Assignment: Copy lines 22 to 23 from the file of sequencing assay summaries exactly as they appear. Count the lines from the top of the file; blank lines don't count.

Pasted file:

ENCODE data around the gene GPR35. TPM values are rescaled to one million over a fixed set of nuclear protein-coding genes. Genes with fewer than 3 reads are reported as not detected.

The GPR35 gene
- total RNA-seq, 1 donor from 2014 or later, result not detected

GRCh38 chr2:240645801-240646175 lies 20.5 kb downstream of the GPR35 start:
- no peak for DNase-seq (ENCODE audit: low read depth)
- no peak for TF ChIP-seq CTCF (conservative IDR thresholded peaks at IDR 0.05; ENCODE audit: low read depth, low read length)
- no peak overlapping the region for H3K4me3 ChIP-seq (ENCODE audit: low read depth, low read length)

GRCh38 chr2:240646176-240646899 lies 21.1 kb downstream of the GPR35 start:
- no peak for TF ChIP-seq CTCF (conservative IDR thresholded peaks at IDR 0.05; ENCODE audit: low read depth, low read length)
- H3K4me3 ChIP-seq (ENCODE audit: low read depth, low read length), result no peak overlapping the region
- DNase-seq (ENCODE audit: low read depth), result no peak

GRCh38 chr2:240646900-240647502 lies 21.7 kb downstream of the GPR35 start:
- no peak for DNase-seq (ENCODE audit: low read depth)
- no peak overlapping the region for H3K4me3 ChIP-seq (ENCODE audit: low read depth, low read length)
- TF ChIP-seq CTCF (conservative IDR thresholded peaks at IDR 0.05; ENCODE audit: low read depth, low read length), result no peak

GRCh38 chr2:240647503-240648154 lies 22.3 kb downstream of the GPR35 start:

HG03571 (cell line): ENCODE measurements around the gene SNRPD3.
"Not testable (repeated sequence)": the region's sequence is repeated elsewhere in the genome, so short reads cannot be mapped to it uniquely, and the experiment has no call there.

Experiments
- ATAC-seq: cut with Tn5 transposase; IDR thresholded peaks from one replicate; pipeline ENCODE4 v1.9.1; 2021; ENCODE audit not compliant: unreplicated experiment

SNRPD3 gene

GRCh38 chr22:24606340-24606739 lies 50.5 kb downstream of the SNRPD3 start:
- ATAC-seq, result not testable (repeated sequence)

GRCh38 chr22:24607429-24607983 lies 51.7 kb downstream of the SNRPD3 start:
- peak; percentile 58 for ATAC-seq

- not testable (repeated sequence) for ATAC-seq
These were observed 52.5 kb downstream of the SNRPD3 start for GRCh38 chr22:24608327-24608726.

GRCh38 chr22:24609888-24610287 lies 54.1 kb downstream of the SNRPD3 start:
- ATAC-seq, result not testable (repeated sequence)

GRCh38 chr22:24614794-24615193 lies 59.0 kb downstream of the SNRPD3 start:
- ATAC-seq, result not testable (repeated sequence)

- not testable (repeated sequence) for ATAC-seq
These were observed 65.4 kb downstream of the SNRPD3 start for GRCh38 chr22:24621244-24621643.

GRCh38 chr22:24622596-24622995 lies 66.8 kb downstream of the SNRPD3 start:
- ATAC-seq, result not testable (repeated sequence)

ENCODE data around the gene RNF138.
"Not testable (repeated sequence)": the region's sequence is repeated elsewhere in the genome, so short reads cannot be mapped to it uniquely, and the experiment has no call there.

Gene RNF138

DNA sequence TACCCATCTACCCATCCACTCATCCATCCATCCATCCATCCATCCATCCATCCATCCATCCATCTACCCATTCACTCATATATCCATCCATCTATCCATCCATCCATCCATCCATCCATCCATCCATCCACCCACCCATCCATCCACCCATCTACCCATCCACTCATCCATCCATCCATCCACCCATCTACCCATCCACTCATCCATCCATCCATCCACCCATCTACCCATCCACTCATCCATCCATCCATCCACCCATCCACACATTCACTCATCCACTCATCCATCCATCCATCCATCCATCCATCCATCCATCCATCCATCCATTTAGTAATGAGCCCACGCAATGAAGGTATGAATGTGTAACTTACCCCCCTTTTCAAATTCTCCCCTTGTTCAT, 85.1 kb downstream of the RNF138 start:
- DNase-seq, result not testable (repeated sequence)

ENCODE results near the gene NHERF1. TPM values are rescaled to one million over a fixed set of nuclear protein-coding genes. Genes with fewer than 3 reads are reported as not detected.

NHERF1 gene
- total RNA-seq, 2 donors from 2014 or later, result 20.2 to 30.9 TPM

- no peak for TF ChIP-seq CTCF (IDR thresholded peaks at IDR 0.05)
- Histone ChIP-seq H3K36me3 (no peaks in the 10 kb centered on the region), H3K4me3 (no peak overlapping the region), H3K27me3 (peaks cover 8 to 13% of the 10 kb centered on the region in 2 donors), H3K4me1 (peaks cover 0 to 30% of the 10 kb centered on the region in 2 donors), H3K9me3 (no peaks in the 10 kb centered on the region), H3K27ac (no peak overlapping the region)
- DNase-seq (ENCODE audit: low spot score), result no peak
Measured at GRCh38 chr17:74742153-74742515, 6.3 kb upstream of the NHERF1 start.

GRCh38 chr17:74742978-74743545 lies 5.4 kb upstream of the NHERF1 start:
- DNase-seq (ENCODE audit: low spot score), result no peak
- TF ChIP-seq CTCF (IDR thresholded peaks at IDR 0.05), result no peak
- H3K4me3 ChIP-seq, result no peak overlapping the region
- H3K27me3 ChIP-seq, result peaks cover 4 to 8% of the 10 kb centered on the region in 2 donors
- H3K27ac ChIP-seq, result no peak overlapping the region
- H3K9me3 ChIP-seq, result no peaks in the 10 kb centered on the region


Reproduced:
GRCh38 chr22:24606340-24606739 lies 50.5 kb downstream of the SNRPD3 start:
- ATAC-seq, result not testable (repeated sequence)